For centuries the grid-like flagstone streets of Ciudad Mier were nothing more than farmer's tracks between plantations. Ringed by evergreen landscapes and wandering streams, its indigenous inhabitants enjoyed a simple, slow pace of life living off the fruits of their labors and selling cotton wares across the United States border, in the state of Texas. The economy of Ciudad Mier has remained largely unchanged since the 15th Century – still dominated by agricultural farming of cotton, sugarcane and corn. Officially founded in 1753 by General Prudencio Basterra, it was quickly established by a community of 19 families from the nearby town of Camargo and became a Spanish colonized town by 1755.
The enigmatic town of Ciudad Mier (sometimes referred to as El Paso del Cántaro) lies within the far North of Mexico in the state of Tamaulipas, along the U.S Texas border. The famous Rio Grande River and Falcon Dam lie just to the South connecting Starr County, Texas to Neuva Ciudad Guerrero – one of the most northerly cities of the Mexican state. At 150 feet in height, the Falcon Dam is the largest “low-lying, multipurpose dam” on the Rio Grande and responsible for providing hydro-electric power to two major plants. Behind it lies the Falcon Reservoir, a sixty mile long body of water now dedicated by the U.S as a place for conservation and recreation. Built in 1954, Falcon Dam remains one of the longest surviving earthen dams in the Americas.
Ciudad Mier has a long and complex history. Its situation below the Texas state border has seen its use as a base for Texan military, as well as a prominent invasion point, through which the Americans tried unsuccessfully to penetrate in 1844. During the 1950's, the area rose to prominence after it was revealed the notorious Fidel Castro used smugglers of the town to ship weapons across the U.S border into Mexico, via the Rio Grande. The old stop-gap between the river and Mier was Los Guajes Ranch – which can still be seen today, via a ten minute drive from the town.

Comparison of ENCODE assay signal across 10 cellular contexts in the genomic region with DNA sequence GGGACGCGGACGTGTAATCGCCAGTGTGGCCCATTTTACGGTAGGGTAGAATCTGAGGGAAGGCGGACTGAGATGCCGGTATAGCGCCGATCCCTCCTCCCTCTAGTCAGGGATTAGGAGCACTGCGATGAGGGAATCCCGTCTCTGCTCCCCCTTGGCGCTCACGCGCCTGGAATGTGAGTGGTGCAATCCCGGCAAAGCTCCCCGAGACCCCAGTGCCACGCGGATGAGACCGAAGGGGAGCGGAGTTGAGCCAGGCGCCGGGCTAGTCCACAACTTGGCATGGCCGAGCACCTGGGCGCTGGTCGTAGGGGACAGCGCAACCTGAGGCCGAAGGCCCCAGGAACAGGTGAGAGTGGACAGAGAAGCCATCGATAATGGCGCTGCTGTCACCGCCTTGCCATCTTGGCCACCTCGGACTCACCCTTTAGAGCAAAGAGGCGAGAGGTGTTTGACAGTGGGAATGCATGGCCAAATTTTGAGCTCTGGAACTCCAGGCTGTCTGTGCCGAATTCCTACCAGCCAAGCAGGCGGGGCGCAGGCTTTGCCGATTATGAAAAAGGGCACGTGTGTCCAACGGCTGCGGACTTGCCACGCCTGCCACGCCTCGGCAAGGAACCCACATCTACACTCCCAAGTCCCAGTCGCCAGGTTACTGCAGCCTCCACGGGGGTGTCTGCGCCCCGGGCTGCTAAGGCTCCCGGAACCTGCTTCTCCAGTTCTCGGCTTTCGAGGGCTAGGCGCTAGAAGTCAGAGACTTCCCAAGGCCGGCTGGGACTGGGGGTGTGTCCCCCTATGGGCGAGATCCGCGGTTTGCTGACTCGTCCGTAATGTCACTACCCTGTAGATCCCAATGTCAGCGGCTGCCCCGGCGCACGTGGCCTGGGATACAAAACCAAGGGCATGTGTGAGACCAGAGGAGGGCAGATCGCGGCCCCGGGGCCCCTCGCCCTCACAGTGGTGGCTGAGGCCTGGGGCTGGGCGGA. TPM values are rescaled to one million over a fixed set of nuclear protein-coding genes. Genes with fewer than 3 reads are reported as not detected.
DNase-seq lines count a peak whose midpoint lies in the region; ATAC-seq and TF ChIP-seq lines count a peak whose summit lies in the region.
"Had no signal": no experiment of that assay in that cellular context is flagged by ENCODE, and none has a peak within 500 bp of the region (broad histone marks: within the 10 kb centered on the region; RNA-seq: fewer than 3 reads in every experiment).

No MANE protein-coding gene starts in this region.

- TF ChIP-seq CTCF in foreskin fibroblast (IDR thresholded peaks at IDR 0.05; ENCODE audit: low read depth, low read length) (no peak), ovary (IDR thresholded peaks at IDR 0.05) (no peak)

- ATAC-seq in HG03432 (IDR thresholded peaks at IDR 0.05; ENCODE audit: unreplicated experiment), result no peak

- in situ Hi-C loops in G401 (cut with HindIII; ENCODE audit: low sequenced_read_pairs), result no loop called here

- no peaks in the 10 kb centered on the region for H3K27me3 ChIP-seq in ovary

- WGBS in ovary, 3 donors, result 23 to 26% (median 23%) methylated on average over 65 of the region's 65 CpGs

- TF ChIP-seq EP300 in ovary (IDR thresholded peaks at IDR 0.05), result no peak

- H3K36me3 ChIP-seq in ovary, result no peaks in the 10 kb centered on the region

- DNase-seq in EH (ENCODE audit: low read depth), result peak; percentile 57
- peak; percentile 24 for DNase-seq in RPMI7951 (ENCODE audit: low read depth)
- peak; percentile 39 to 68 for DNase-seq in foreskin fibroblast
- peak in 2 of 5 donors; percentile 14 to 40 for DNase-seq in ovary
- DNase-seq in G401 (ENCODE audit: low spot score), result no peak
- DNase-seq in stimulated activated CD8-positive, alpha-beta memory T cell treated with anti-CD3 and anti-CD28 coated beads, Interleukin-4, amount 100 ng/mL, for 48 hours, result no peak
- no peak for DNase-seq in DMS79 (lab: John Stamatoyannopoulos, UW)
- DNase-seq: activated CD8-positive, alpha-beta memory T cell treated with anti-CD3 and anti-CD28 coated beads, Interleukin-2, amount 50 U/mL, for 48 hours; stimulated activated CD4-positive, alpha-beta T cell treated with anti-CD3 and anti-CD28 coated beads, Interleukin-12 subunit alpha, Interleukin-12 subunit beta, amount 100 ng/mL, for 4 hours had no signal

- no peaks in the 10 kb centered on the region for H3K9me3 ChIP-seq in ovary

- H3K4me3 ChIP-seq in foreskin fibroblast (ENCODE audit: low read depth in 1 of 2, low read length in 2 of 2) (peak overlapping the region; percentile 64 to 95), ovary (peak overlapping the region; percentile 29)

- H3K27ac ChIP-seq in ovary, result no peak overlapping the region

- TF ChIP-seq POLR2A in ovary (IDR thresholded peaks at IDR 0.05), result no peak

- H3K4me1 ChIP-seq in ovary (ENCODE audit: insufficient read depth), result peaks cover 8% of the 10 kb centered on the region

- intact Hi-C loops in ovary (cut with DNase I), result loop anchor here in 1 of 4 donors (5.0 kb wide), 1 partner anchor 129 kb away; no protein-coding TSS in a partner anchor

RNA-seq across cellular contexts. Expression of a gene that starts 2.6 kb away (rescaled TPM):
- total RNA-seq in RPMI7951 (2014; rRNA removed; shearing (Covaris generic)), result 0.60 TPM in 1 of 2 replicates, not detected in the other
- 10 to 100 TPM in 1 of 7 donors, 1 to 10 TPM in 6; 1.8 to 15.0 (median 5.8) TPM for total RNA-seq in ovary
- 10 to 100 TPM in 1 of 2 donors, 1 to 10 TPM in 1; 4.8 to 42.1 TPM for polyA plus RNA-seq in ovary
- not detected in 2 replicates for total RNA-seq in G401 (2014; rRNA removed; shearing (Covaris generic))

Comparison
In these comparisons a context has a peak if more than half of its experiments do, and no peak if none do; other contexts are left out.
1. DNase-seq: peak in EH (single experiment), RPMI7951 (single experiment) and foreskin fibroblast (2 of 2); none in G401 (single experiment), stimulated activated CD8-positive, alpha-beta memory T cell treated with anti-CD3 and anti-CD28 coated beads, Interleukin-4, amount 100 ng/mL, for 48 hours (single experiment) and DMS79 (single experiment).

Mier's hinterland is a stark contrast to the rustic haciendas and old ranches dotted throughout its mountainous municipal district. Plaza de Armas, the central square of the town conveys a little of the old architectural styles once prominent, further beautified with a towering avenue of trees. An ancient two storey kiosk of wrought iron, erected in the Porfirian style acts as the focal centerpiece, offset by the magical Church of the Immaculate Conception. Built in 1794, the sandstone building is one of the quirkiest in town and closer inspection reveals its towers to be remarkably uneven. From the approach, the roof seems ever so slightly tilted, although you'd only notice by staring for a few moments.
Throughout history, the 18th Century House of Columns has seen many uses, including a brief stint as the city jail and Masonic Temple. Today, the neo-Classical building with its striking six arches invites visitors to view the former jail cells and chapels, beautifully preserved and maintained with funding from local authorities. Continuing traditions that have spanned an age are integral to the community of Mier. The hospitable town welcomes one and all for its annual Fiesta de San Juan Bautista. Lively processions, theatrical street displays and a live cook off are among just some of the defining events. It is this charming sense of community and upkeep of traditions that influenced Ciudad Mier's integration on the Pueblos Magicos program in 2007. Despite short-lived issues with drug cartels operating within Mier, the town has once again proven that through community and unity, it can rise against even the darkest of forces.